Movement: Lift right foot straight off floor, to about 90 degrees or less with knee slightly bent and foot pointing upwards.
Then move your leg diagonally across left side and towards the midline of your body.
Lower leg towards the floor to starting position, with foot pointing downwards.
Do not let your foot touch the floor.
Repeat, and then switch sides.
Repetitions: 25 reps on each side.
Muscles Worked: right lower extremities.

Diagonal Pattern #2: (looks like a male dog peeing)
Starting Position: Stand upright, right hand on wall or a chair for balance, and knees slightly bent.
Movement: Raise right leg straight forward to about 80 degrees, with toes pointing up.
Move foot and knee diagonally outwards from the right side of your body.
lower foot and knee to the floor, to starting position with toes pointing downwards.
Do not let your foot touch the ground.
Repeat and then switch sides.
Repetitions: 25 reps per side.
Muscles Worked: Left lower extremities.

Continue working with these two exercises to the point where you do not need to hold on to a wall or a chair for balance. Then, once mastered, you can slowly add ankle weights for a more intense workout.

As you can tell, these are all diagonal pattern exercises. I have used PNF exercises with patients who have suffered strokes, and those who have had hip and/ or knee surgeries.

So, you can incorporate PNF exercises with your regular exercise routine. You can do PNF exercises in a standing position, side-lying position, on your back, and on your stomach. In addition, you can perform PNF exercises on your stability ball, be creative!

Health Tip:
Here is my own personal favorite fitness smoothie drink. Usually I make this after a workout. I hope you like it!

You need a juicer or a Vita Mixer.
Ingredients:
1 scoop of chocolate whey protein
1 cup milk (almond, soy, homogenize or low-fat milk, choose whatever milk you prefer)
1 banana
3 or 4 strawberries
ice cubes

Directions:
Add chocolate whey protein, milk, banana, and strawberries to the juicer or Vita Mixer.
Blend until the ingredients are thoroughly mixed.
Then add one or two cups of ice cubes, and blend for 2 to 3 minutes.
Pour your smoothie into a glass and there you have it, a good cold, refreshing fitness smoothie!
remember, let’s keep moving, Exercise Does A Body Good!

Have I Got A Story For You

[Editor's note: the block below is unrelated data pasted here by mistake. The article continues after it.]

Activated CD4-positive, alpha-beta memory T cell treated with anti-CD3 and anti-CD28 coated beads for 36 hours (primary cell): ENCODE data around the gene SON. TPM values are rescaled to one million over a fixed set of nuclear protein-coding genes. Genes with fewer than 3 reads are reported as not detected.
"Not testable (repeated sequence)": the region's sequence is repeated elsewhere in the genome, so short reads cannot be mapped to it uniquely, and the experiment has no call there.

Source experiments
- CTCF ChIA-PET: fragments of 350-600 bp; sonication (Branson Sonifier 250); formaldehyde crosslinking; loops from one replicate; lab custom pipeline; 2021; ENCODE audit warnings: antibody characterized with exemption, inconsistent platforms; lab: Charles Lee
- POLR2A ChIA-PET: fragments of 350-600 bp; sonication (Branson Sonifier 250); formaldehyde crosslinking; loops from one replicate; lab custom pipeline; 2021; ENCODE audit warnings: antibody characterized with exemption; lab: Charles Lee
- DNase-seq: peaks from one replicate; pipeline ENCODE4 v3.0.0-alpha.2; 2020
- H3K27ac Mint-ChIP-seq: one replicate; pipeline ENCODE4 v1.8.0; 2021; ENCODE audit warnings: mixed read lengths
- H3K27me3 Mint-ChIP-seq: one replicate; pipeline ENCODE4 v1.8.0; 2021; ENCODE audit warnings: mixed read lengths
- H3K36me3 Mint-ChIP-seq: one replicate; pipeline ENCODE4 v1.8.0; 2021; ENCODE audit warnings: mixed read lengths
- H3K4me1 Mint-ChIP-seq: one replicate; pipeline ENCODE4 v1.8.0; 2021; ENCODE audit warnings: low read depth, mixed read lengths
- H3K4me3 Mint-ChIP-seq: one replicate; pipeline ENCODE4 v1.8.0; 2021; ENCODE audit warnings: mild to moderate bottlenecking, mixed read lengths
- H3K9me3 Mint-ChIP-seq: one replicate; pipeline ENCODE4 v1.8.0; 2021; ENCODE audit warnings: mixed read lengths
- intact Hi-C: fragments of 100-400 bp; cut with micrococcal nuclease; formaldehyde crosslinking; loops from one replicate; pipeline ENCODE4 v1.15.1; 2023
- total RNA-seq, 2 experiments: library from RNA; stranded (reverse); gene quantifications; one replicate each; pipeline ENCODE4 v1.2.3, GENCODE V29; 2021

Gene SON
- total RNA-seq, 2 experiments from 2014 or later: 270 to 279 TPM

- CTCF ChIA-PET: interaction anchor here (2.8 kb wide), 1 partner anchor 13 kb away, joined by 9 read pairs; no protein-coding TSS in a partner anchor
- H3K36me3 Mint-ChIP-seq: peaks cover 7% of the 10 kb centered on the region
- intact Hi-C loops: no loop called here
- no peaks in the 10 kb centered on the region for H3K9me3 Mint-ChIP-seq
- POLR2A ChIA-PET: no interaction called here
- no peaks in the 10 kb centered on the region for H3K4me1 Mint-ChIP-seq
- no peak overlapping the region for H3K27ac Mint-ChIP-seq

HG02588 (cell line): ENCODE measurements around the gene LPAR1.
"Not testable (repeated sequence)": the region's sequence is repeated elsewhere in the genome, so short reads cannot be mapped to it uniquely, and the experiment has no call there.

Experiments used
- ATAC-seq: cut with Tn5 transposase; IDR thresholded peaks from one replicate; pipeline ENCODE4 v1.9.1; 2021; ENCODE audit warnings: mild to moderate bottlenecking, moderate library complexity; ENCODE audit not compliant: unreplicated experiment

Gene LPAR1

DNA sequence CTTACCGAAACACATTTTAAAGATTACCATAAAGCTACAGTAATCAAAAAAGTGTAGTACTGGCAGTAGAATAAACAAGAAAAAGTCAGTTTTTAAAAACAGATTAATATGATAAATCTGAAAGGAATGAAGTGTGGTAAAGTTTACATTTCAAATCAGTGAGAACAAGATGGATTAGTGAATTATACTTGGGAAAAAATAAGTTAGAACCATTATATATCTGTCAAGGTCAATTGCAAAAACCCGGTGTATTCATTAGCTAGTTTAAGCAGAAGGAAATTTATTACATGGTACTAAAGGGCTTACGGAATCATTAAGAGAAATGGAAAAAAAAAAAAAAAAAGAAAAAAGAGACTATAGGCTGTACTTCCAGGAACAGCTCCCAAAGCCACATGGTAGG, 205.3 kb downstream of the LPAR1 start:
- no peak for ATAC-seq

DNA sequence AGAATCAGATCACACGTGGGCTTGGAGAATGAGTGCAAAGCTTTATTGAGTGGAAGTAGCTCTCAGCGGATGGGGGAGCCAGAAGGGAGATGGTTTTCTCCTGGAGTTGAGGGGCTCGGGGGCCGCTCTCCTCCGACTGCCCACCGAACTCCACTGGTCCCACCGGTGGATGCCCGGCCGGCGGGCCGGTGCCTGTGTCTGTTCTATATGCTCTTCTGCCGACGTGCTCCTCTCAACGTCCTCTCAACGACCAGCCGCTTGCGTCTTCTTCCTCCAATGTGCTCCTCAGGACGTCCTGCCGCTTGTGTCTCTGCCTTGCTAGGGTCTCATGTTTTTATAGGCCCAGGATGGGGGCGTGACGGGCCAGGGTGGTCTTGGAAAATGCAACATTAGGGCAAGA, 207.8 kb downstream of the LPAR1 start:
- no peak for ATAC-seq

By Carla Jo Bratton
CarlaJo@TheBlindPerspective.com

Hello again book friends,
This month I bring you a blockbuster from a favorite author and a coming of age story. Be warned, both of these books have strong language and violence. I also have a question for you. Do you read books and then watch/listen to the movies or TV shows based on those books? What are your opinions on this? Do you have any recommendations? I’d love to hear from you.

Run away
written by Harlan Coben
reading time: 10 hours and 5 minutes
DB94574
not on RNIB or CELA yet

You've lost your daughter. She's addicted to drugs and to an abusive boyfriend. And she's made it clear that she doesn't want to be found.

Then, by chance, you see her playing guitar in Central Park. But she's not the girl you remember. This woman is living on the edge, frightened, and clearly in trouble.

You don't stop to think. You approach her, beg her to come home. She runs. And you do the only thing a parent can do: you follow her into a dark and dangerous world you never knew existed. Before you know it, both your family and your life are on the line and in order to protect your daughter from the evils of that world, you face them head on.

My comments: Wow! I never saw that twist at the end coming. Coben at his best. Every time I read one of his stand-alone books, I’m reminded just how great his Myron Bolitar series is. I really must go back and read those again.

Born a Crime; Stories from a South African Childhood
written and read by Trevor Noah
reading time: 8 hours and 46 minutes
db806608
not on RNIB yet
Available from CELA in both Braille and Daisy formats

The compelling, inspiring and comically sublime story of one man’s coming-of-age set during the twilight of apartheid and the tumultuous days of freedom that followed. Trevor Noah’s unlikely path from apartheid South Africa to the desk of The Daily Show began with a criminal act, his birth.

Trevor was born to a white Swiss father and a black Xhosa mother at a time when such a union was punishable by five years in prison. Living proof of his parent’s indiscretion, Trevor was kept mostly indoors for the earliest years of his life. Bound by the extreme and often absurd measures his mother took to hide him from a government that could at any moment steal him away.